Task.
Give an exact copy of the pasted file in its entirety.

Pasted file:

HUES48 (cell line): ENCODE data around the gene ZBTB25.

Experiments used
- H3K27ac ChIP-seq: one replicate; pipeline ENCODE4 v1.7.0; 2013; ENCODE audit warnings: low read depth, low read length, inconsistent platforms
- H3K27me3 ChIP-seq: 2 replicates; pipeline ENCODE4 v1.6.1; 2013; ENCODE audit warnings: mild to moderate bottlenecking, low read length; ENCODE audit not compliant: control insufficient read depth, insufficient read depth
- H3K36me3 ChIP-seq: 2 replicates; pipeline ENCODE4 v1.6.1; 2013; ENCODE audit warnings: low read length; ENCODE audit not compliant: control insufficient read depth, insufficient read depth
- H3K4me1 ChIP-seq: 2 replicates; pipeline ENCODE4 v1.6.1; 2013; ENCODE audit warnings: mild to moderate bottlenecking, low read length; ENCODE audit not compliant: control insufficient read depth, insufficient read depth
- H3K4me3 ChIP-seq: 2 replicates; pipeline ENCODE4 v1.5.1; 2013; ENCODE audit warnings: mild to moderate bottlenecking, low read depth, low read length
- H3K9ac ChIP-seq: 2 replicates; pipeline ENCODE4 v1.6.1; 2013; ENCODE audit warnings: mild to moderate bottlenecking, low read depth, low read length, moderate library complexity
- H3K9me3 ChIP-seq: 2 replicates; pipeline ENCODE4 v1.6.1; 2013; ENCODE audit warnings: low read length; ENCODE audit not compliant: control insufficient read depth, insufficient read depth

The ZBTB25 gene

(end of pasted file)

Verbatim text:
HUES48 (cell line): ENCODE data around the gene ZBTB25.

Experiments used
- H3K27ac ChIP-seq: one replicate; pipeline ENCODE4 v1.7.0; 2013; ENCODE audit warnings: low read depth, low read length, inconsistent platforms
- H3K27me3 ChIP-seq: 2 replicates; pipeline ENCODE4 v1.6.1; 2013; ENCODE audit warnings: mild to moderate bottlenecking, low read length; ENCODE audit not compliant: control insufficient read depth, insufficient read depth
- H3K36me3 ChIP-seq: 2 replicates; pipeline ENCODE4 v1.6.1; 2013; ENCODE audit warnings: low read length; ENCODE audit not compliant: control insufficient read depth, insufficient read depth
- H3K4me1 ChIP-seq: 2 replicates; pipeline ENCODE4 v1.6.1; 2013; ENCODE audit warnings: mild to moderate bottlenecking, low read length; ENCODE audit not compliant: control insufficient read depth, insufficient read depth
- H3K4me3 ChIP-seq: 2 replicates; pipeline ENCODE4 v1.5.1; 2013; ENCODE audit warnings: mild to moderate bottlenecking, low read depth, low read length
- H3K9ac ChIP-seq: 2 replicates; pipeline ENCODE4 v1.6.1; 2013; ENCODE audit warnings: mild to moderate bottlenecking, low read depth, low read length, moderate library complexity
- H3K9me3 ChIP-seq: 2 replicates; pipeline ENCODE4 v1.6.1; 2013; ENCODE audit warnings: low read length; ENCODE audit not compliant: control insufficient read depth, insufficient read depth

The ZBTB25 gene